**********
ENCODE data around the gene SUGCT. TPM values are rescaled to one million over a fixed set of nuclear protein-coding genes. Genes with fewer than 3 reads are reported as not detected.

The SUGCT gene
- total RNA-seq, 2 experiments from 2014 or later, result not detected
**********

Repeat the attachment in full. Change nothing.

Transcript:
ENCODE data around the gene SUGCT. TPM values are rescaled to one million over a fixed set of nuclear protein-coding genes. Genes with fewer than 3 reads are reported as not detected.

The SUGCT gene
- total RNA-seq, 2 experiments from 2014 or later, result not detected